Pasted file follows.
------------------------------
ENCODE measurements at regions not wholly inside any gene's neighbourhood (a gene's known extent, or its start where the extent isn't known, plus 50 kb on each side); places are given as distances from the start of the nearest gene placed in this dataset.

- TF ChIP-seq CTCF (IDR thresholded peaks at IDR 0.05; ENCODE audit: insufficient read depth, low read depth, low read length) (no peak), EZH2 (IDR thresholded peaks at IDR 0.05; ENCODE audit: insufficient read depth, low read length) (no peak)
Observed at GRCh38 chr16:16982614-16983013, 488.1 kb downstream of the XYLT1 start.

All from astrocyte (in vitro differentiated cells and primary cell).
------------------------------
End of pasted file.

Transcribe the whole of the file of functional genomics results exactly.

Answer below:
ENCODE measurements at regions not wholly inside any gene's neighbourhood (a gene's known extent, or its start where the extent isn't known, plus 50 kb on each side); places are given as distances from the start of the nearest gene placed in this dataset.

- TF ChIP-seq CTCF (IDR thresholded peaks at IDR 0.05; ENCODE audit: insufficient read depth, low read depth, low read length) (no peak), EZH2 (IDR thresholded peaks at IDR 0.05; ENCODE audit: insufficient read depth, low read length) (no peak)
Observed at GRCh38 chr16:16982614-16983013, 488.1 kb downstream of the XYLT1 start.

All from astrocyte (in vitro differentiated cells and primary cell).